Philippe Scorsolini: 

And here we can see the configurations for both the server-side on the upper side, and the client connection string on the lower side. The client will then be able to verify they are reaching the right server by enforcing in the connection string, the correct root certificate and root CA. About the client authentication, we support basic authentication but also support and encourage certificate authentication, so that users can connect to Postgres instances just by providing a certificate signed by the right CA, which we will see we can handle. By default, we support the operator to generate a self-signed CA which will be used to sign both the server and the client certificates. In this mode the operator will also take care of rotating all the certificates when needed. But we also provide overuse of managed options to accommodate all possible requirements in hybrid mode in which the operator is given only an intermediate CA, which will then be used to generate the necessary certificates. And this can be applied to both the server and the client CA separately. And then a full mode in which the operator should only be provided the name of the required secrets containing the public part of the CA and the required certificates. This allows it to support tools such as cert-manager or any other automation you could have in place, as long as it’s using Kubernetes secrets obviously. In default hybrid mode, we also have an NDCTL plugin that allows us to generate client certificates for users using the in cluster client CA. As you may know previously Alvaro was saying, PostgreSQL supports a leader/follower kind of clustering by default, this means followers have to connect to the leader instances as a user with some specific grants, always applying the principle of least privileges. 

So by default, they communicate securely by leveraging what we showed earlier connecting via TLS using a client certificate for a dedicated streaming replica user, which is all handled by the operator itself in the automated or half automated nodes. Another really important aspect is logging and more specifically, auditing when we talk about security. PostgreSQL supports logging to files in CSV or CSV log format, and the same goes for the most used auditing extensions such as PG Audit or EDB Audit if you’re using EDB PostgreSQL Advanced Server. But even when we are running Kubernetes, we don’t want CSV logs, we want JSON formatted logs, and we want them on STDOUT(Standard Out). So we could have added one more sidecar to the Postgres instances, as Alvaro was suggesting, but while running something like Fluentd or Fluent Bit, reading and parsing all logs and outputting them to standard out. But as we learned, log formats can change between Postgres progress versions, and these projects are much more complex which is why we only care about Postgres CSV logs. So we implemented it ourselves setting PostgreSQL to log on a few FIFO files in CSV, which a small goroutine is reading from parsing them and outputting them in JSON to standard out. This way, we are able to parse the logs correctly for all the supported PostgreSQL and the past versions for standard logs, PG Audit, and the EDB Audit logs. Here you can see how setting some PG Audit specific settings, parameters in the cluster configuration will result in some nice JSON formatted logs in standard. And also this will automatically enable the PG audit extension in all the reachable databases.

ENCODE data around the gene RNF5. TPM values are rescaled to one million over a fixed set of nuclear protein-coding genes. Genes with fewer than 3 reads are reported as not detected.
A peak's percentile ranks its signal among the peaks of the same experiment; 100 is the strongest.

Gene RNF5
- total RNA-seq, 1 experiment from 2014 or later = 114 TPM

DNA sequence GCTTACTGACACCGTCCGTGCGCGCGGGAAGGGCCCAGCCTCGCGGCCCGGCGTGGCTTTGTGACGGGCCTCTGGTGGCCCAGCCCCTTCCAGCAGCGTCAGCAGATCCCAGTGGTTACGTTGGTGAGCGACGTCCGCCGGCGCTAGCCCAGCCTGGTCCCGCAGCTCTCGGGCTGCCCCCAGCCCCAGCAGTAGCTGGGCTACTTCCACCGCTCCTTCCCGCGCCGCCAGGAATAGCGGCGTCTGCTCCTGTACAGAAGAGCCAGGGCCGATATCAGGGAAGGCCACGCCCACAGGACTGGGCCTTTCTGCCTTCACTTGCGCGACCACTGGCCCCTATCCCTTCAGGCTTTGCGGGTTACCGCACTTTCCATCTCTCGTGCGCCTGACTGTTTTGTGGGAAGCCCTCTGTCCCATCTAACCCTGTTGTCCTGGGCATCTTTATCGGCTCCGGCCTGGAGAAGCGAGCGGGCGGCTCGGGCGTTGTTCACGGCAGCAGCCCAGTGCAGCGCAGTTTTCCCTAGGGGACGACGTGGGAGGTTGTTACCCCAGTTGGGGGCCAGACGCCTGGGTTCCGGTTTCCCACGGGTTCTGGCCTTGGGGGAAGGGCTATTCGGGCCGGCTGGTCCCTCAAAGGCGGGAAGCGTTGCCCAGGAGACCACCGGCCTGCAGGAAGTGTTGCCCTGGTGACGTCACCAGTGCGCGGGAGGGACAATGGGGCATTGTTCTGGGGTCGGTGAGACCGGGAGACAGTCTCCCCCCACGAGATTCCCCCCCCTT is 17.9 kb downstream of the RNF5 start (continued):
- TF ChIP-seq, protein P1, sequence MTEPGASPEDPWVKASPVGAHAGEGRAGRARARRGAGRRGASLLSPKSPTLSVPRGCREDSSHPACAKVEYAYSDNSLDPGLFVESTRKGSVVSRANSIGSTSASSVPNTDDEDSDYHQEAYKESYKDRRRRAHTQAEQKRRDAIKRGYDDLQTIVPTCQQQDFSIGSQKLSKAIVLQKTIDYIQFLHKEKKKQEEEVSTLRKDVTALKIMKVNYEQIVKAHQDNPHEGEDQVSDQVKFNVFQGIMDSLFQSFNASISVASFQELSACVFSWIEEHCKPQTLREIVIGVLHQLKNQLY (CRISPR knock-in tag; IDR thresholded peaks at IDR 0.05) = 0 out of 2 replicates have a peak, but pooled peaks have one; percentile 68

Philippe Scorsolini:  

Going back to the authentication part for a second in PostgreSQL, client authentication is controlled by a configuration file which traditionally is named pg_hba.conf. We set a few default parameters that we need for the cluster to work properly. The rules are matched in order. So we have a few lines on the top, which are, let’s say our header on the top, which allows all local connections to all databases and for all users to be authenticated with the peer authentication method which means the Postgres username must match various users. Then all SSL connections for the user streaming replica to both the Postgres and the replication of that database from all IP addresses should be a trigger for cert authentication. And then you can inject your own rules as shown on the right and the default for all connections from everywhere for all users in all databases are going to be authenticated with md5 like some kind of fullback. 

Philippe Scorsolini: